VLADIMIR PUTIN'S TELEPHONE DIPLOMACY. That Russian President Vladimir Putin differs from previous Russian leaders is well known, but perhaps the most striking contrast -- particularly with his immediate predecessor Boris Yeltsin -- is how he conducts his foreign policy. For one thing, Putin is a frequent flyer. During Putin's first 18 months in office he took 40 foreign trips compared with Boris Yeltsin's 21, "Moskovskii komsomolets" reported on 14 August (see "RFE/RL Newsline," 15 August 2001). Of course, Yeltsin had a host of health problems as well as a more combative political opposition to handle. But Putin has also traveled more than the physically fit president of the world's remaining superpower, U.S. President George W. Bush, who had gone on nine foreign trips during his first six months compared with Putin's 12. But Putin has not only logged more miles to foreign locales, he spends considerably more time on the phone with foreign leaders.

An informal survey of Putin's telephone calls as reported in the media and by the Russian Foreign Ministry since Putin assumed office shows that Putin has a regular habit of phoning world leaders. Most frequently contacted over last year have been French President Jacques Chirac, British Prime Minister Tony Blair, German Chancellor Gerhard Schroeder, and U.S. President Bush. On the territory of the former Soviet Union, Ukraine's Leonid Kuchma and Kazakhstan's Nursultan Nazerbaev are preferred over their neighbors. Georgia's President Eduard Shevardnadze appears to be Putin's least favorite colleague -- at least judging by Putin's phone records. Since the 11 September terrorist attacks on the U.S., the frequency of Putin's phone calls to foreign leaders has picked up considerably. According to the table below, Putin has made 32 separate phone calls to world capitals in the 34 days that have elapsed since the incidents. Putin has kept in close contact not only with Bush, but also with Chirac, Blair, and the leaders of the Central Asian states.

One consequence of all this chat over secure phone lines is that it further downgrades the importance of the Foreign Ministry. Already, Foreign Minister Igor Ivanov has taken a back seat to other members of the cabinet, such as former Security Council Secretary and now Defense Minister Sergei Ivanov (see "RFE/RL Russian Political Weekly," 1 October 2001). But in recent weeks, Putin himself would appear to be relegating Ivanov and Russia's network of ambassadors around the world to an increasingly secondary role. Some supporters of rethinking of Russian foreign policy may welcome this trend: The Foreign Ministry is widely seen as a bastion of conservatives, so the more the presidential administration takes the initiative away from this institution, the better.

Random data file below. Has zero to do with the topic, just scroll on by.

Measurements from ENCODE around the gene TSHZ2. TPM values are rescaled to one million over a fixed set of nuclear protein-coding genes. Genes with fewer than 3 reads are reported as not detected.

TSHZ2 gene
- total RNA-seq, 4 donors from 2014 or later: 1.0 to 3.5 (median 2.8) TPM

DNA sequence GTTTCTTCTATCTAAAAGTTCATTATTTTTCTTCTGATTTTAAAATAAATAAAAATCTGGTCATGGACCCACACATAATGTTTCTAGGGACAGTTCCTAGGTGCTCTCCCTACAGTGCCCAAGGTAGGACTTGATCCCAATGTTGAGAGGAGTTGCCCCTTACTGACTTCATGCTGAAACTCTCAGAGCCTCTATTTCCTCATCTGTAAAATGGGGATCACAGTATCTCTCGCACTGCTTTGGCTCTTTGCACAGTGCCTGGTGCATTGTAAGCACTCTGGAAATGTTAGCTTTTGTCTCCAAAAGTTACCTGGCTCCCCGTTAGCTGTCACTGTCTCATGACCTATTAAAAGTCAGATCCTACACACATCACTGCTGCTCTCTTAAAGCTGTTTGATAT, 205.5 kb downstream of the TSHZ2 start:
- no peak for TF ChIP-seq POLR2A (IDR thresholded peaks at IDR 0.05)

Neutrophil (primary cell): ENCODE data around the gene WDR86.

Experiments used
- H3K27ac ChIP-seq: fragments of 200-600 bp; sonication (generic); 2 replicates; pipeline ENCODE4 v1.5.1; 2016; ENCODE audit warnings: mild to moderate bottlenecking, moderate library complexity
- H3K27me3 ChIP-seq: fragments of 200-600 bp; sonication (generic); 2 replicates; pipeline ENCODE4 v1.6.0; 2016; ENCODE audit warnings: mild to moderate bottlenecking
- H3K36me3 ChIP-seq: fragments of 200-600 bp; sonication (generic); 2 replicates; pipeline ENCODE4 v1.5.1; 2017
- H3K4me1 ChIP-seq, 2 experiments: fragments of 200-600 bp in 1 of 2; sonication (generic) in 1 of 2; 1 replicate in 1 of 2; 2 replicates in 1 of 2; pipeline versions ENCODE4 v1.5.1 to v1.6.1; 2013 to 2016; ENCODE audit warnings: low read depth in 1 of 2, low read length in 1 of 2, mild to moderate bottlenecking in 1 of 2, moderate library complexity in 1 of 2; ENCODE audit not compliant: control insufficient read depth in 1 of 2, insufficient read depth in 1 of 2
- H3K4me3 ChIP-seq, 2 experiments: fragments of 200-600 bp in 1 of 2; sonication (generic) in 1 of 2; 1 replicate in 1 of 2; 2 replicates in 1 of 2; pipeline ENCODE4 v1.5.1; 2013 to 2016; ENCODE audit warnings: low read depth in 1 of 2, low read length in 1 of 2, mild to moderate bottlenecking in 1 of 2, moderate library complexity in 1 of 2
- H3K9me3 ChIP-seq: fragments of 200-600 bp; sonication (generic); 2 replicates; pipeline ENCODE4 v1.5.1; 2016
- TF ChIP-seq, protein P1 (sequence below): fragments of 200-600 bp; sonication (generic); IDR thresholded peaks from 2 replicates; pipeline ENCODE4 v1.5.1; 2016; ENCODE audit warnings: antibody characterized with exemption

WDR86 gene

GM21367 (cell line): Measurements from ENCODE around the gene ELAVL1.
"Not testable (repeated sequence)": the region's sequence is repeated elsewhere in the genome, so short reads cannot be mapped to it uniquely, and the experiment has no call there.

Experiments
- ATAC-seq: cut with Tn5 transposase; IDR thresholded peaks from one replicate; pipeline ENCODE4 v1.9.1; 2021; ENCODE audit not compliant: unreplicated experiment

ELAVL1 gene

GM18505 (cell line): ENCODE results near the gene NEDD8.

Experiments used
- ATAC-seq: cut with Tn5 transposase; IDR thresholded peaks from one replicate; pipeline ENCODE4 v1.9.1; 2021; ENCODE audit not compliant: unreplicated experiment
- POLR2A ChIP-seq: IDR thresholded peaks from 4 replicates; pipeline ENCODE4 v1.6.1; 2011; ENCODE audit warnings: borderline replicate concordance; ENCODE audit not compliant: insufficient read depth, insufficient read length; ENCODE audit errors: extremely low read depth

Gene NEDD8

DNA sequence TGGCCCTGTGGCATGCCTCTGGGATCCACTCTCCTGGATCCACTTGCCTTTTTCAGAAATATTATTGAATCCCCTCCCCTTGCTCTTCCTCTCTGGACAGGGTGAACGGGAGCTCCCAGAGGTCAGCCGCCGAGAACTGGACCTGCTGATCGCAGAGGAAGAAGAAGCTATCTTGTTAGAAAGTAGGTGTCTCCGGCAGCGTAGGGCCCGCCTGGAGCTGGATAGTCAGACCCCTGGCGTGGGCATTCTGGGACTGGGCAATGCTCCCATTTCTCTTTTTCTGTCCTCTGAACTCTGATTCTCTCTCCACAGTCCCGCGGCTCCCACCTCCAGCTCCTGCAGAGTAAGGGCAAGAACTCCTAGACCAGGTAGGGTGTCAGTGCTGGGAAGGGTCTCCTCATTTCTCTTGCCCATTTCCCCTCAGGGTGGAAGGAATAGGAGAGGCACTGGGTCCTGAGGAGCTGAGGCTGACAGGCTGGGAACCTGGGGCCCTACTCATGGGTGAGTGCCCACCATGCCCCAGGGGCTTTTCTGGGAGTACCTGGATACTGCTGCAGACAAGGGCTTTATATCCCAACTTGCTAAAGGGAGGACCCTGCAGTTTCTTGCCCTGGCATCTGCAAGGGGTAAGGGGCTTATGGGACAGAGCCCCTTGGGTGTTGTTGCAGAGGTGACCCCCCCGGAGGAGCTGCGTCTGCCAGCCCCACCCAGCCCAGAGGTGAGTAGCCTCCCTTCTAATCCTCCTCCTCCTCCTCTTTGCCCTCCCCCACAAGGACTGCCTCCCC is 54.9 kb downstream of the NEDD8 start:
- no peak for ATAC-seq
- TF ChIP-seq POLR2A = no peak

However, there are at least two potential drawbacks to Putin's telephone diplomacy. One is that the process of downgrading institutions can create less continuity. George W. Bush looked into Putin's soul and liked what he saw. While both might look set for a second term at the moment, what will happen to U.S.-Russian relations when they both eventually leave office? A second consequence is the weeks-long process of decision-making, negotiating, conferring, and consulting between countries is speeded up. Processes that once could have taken weeks to transpire now occur in an accelerated fashion. And, faster is not always better. Decisions made in the "heat of the moment" on the basis of insufficient information may be regretted later. In the meantime, though, Putin does not appear to regret giving the U.S. the green light to stations some troops in Central Asia -- as one observer noted recently, Russia would rather have Americans in Uzbekistan than the Taliban. (Julie A. Corwin)